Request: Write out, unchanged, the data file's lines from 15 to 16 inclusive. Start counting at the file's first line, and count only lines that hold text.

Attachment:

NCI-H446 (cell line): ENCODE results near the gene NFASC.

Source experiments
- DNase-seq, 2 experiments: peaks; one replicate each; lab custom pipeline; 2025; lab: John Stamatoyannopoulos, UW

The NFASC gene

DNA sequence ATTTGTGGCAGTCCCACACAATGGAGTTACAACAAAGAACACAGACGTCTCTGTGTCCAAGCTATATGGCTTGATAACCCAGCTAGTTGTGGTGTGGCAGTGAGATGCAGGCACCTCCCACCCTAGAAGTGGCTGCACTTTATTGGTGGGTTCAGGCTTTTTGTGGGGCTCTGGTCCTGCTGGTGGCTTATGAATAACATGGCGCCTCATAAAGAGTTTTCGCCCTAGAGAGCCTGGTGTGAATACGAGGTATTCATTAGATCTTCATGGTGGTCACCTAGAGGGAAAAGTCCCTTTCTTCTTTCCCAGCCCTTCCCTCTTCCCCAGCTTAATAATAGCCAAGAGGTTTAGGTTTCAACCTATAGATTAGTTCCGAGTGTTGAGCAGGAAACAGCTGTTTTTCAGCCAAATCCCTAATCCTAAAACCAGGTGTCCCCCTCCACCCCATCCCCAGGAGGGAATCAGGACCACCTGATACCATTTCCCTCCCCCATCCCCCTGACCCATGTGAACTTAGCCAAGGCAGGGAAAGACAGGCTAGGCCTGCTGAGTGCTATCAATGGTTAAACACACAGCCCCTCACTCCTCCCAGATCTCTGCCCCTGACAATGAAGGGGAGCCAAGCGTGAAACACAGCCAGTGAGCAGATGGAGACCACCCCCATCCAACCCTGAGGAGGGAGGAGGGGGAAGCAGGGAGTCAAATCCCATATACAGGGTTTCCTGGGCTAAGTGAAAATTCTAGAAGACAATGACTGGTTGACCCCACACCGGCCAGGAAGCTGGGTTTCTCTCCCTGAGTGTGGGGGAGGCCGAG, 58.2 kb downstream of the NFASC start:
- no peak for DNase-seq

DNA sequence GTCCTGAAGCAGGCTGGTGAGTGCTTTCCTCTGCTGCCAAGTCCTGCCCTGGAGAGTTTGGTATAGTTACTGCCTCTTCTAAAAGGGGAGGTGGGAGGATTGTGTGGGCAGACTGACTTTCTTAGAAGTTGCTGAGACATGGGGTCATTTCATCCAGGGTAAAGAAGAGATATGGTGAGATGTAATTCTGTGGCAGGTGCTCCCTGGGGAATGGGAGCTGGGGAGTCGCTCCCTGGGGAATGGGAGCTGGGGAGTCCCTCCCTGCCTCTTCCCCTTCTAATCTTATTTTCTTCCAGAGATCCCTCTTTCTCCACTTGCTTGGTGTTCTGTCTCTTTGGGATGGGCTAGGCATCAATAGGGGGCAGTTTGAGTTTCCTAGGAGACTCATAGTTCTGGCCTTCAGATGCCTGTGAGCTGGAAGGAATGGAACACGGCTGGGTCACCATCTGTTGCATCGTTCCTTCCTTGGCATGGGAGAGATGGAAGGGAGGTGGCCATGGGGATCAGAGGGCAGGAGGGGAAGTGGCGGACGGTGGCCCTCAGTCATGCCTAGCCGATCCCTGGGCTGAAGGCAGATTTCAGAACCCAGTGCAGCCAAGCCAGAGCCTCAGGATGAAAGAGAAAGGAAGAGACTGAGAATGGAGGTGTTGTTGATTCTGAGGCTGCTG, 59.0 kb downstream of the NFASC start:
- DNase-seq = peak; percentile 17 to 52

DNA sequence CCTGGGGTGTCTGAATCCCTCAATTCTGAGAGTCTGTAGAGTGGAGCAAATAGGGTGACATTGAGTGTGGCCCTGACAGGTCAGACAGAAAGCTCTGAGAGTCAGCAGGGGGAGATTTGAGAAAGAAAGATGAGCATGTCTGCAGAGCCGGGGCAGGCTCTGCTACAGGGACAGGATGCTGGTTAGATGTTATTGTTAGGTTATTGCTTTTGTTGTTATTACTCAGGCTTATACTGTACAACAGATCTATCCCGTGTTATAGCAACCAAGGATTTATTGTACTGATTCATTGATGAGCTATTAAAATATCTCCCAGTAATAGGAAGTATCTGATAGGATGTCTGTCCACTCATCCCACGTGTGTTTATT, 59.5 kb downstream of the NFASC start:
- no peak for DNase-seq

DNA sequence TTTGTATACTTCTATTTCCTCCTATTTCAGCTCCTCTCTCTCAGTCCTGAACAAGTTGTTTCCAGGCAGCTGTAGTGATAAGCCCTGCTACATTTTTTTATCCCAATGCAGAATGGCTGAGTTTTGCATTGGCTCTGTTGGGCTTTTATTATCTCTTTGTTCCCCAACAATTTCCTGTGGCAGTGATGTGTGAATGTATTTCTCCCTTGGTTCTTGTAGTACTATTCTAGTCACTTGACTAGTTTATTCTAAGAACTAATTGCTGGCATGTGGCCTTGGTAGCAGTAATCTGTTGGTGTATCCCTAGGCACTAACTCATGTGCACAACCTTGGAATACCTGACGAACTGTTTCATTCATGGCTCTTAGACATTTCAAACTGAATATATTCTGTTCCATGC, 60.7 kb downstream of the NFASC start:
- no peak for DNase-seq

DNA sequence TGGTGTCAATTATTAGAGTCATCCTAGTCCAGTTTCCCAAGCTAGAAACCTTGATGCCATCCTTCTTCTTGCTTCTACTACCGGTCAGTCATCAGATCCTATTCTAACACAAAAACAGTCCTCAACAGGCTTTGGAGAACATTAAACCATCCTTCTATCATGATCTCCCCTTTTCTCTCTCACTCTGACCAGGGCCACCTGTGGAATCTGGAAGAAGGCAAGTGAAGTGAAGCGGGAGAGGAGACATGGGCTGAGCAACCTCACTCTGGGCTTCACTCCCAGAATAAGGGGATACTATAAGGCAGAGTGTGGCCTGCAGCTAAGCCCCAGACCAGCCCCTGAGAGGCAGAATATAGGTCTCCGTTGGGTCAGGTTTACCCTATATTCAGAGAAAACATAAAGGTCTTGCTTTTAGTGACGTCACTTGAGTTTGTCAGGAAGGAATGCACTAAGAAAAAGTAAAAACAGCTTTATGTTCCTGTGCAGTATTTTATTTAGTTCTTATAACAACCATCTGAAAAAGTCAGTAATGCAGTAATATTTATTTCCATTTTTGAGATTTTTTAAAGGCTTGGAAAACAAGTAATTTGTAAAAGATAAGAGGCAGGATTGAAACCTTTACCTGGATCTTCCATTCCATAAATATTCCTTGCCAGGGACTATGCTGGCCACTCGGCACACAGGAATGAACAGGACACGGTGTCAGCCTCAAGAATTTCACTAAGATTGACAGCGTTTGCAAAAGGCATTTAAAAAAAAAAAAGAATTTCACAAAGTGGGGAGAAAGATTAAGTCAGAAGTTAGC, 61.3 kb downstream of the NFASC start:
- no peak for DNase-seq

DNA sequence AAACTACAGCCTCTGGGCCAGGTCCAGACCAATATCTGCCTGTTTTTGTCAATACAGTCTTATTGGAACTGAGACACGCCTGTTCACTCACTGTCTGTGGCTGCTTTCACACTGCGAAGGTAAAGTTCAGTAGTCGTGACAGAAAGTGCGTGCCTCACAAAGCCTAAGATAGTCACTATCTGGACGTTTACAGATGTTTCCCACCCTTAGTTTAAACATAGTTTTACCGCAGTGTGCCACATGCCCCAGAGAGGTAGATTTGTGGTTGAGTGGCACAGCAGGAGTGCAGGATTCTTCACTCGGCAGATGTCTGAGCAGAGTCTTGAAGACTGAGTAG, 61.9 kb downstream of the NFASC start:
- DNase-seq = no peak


DNA sequence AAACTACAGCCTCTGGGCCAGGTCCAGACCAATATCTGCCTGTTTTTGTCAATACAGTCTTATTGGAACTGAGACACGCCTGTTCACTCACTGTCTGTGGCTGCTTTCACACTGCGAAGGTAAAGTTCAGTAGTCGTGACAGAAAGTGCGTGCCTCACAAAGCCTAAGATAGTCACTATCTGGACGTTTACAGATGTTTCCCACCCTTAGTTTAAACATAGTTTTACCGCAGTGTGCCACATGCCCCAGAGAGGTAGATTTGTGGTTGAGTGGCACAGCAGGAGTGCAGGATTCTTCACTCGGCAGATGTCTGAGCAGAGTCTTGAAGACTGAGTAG, 61.9 kb downstream of the NFASC start:
- DNase-seq = no peak